10pc of taxpayers now pay top rate

Monday 6 September 2004

More workers are being lumped into the ranks of the wealthy on the highest tax rate, as the Government's coffers continue to fill due to a buoyant economy.

By The Landlord

Figures compiled by National show workers are paying on average $2800-a-year more in tax than they were in 1999. Even the Government admits there has been a 38 per cent increase in the amount of tax collected since it took power.

But while National says the figure shows that workers are being penalised too heavily by Labour's decision to raise the top rate of tax on income over $60,000 when it got into power, the Government says it is an indication of a buoyant economy.

Labour increased the top rate of tax by 6c to 39c after the 1999 election saying it would use the money for health and education and promising that only the wealthiest 5 per cent of taxpayers would be affected. That has since risen to 10 per cent with wage hikes.


Read More - Opens in a new window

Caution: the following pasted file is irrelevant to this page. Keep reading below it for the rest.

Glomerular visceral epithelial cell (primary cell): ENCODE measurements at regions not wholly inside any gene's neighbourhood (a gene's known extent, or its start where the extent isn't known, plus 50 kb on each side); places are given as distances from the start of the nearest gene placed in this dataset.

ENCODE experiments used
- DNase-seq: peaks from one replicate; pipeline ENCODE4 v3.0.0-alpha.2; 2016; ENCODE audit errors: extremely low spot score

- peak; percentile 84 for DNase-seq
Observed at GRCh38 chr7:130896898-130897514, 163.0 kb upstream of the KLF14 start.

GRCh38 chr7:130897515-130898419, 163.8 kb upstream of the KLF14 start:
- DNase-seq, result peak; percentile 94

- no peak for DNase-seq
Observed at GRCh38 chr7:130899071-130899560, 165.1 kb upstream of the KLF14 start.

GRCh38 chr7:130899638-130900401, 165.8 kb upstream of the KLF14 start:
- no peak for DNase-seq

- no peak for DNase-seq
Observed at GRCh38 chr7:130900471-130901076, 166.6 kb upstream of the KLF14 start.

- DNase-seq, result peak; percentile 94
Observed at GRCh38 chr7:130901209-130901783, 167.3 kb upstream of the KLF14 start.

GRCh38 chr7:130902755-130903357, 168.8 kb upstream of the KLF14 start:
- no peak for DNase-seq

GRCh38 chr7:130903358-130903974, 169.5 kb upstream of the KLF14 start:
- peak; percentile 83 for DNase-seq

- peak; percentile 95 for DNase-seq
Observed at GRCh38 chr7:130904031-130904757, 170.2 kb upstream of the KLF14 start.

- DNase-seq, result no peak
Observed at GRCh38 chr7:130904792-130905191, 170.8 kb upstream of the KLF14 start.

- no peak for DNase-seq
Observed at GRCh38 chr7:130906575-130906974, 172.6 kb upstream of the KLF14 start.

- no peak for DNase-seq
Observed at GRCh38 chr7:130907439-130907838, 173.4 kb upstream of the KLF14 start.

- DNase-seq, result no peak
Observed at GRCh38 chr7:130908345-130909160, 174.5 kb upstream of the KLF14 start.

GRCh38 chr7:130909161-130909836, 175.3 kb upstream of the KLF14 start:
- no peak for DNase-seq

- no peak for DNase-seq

Commenting is closed

Property News

Major industrial development powers on

It’s full steam ahead for the Stevenson Group’s $800 million, 361-hectare industrial and residential development in South Auckland – despite the uncertainties of the post-Covid-19 era.

House Prices

House price drops are short-lived - Alexander

Periods of house price decline are rare and "short-lived", says economist Tony Alexander, amid forecasts of a drop of 10%-15% this year.

Commercial

Resilience needed in face of change

The Reserve Bank says the commercial property sector is vulnerable to the Covid-19 crisis. But PMG Funds' chief executive believes that while there’ll be short-term pain, the biggest long-term impact will be structural change.

Mortgages

Mortgage lending slumps to record low in April

Mortgage lending fell to its lowest level on record last month as the property market ground to a halt during the Covid-19 lockdown.

Site by PHP Developer